For example, in Table 2, the estimate of B compared to C is −0.213, is obtained from 1.888–2.101 = −0.213. Similarly, the estimate of C compared to E is 0.690, which is obtained from 2.579–1.888 (with rounding error). In our example, the functional parameters are assumed to be valid because we have informed the reader that the consistency assumption has been previously checked. There are approaches to assessing the consistency assumption and authors of network meta-analyses should conduct and report this assessment (Dias *et al*., Reference Dias, Welton, Caldwell and Ades2010; Dias *et al*., Reference Dias, Welton, Sutton and Ades2014). We can look also at the raw data for the comparison of C to E, and we obtain the estimate of the logOR of 0.630 using eqn 1. The mean of the functional parameter for the comparison of C to E, which uses both direct and indirect evidence, can be found in Table 2 (0.690) and does seem consistent with the direct estimate.

Most authors do not report the logOR because it is difficult to interpret (O'Connor, Reference O'Connor2013; O'Connor, Reference O'Connor2014). Instead most authors of network meta-analyses transform the basic parameters and the functional parameters to another scale such as the OR or the risk ratio.

We begin by discussing the OR estimates and 95% credible intervals for these. These estimates shown in Table 3 are obtained by exponentiation of the logOR for each chain. Some readers will notice that the exponent of the point estimates in Table 2 does not equal the point estimates of the OR reported in Table 3. This is because the exponent of the point estimates in Table 2 is the exponent of the mean of the log odds ratios, whereas the point estimate in Table 3 is the mean of the exponent of the log odds ratios. Here we have reported the mean of the posterior distribution of the OR.

The row treatment is the numerator and the column as the denominator. The treatments are listed alphabetically. The event is disease, therefore an OR greater than one indicates that the risk of disease is higher in the numerator.

The issue of concern about reporting the OR scale is that this measure of association is also difficult for researchers and clinicians to interpret correctly (although more interpretable than the log odds ratio) and is non-collapsible (Sainani *et al*., Reference Sainani, Schmajuk and Liu2009; O'Connor, Reference O'Connor2013; Grant, Reference Grant2014; Mansournia and Greenland, Reference Mansournia and Greenland2015). Non-collapsibility of the OR is the phenomenon that when estimating the exposure outcome association with the OR, collapsing over the other covariate(s), the conditional OR does not necessarily equal the marginal OR even in the absence of confounding and effect modification. Further, when the outcome is common, the OR is misinterpreted as the risk ratio, it can lead to an overestimation of the magnitude of effect (Grant, Reference Grant2014). To illustrate, consider an example where the risk of disease is 80% (160/200) in the exposed group and 20% (40/200) in the unexposed group. The point estimate of the OR is 15.7 while the risk ratio is 4. Clearly, it is incorrect to discuss the risk as increasing 16 fold with exposure.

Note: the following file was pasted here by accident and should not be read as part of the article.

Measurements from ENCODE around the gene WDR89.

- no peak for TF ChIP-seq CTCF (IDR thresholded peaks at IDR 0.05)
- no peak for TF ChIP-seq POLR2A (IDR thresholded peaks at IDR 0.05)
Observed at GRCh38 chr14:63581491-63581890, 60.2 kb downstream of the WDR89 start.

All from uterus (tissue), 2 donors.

As a consequence of this potential for misinterpretation, there is preference for reporting risk-based measures of association (Grant, Reference Grant2014). Therefore, network meta-analyses often report the basic and functional parameters on the risk ratio scale as in Table 4. To obtain these risk ratio estimates, the risk ratio is calculated for each simulation from the logit. As mentioned the continuous outcome is the logit. We can use the expit to calculate the risk of disease in each treatment group using the same baseline in each simulation. The risk ratio is then obtained by dividing these two risks for each simulation. The mean risk ratios in Table 4 are therefore not the direct exponent of the mean OR reported in Table 3. Some readers might try to back calculate the mean risk ratio using the mean baseline risk and the mean odd ratios reported in Table 3 because they are familiar with eqn 2 and find an imperfect match. When consumers of network meta-analyses use this approach to matching the mean OR to the mean risk ratio and the match is not exact, this can seem like an error. However, such an approach is not valid because the risk ratio calculation from a Bayesian framework samples from a distribution of baseline risks in each simulation when calculating the relative risks.

The row treatment is the numerator and the column as the denominator. The treatments are listed alphabetically. The event is disease, therefore an risk ratio greater than one indicates that the risk of disease is higher in the numerator.

Therefore the data in Table 4 are the mean and distribution characteristics for the formula above arising from the Markov Chain Monte Carlo (MCMC) process. However, if the reader uses the point estimates from Table 3 and the mean of the posterior of the baseline from formula on eqn 2 then the calculation is equal to 3

### Additional outputs: ranking plots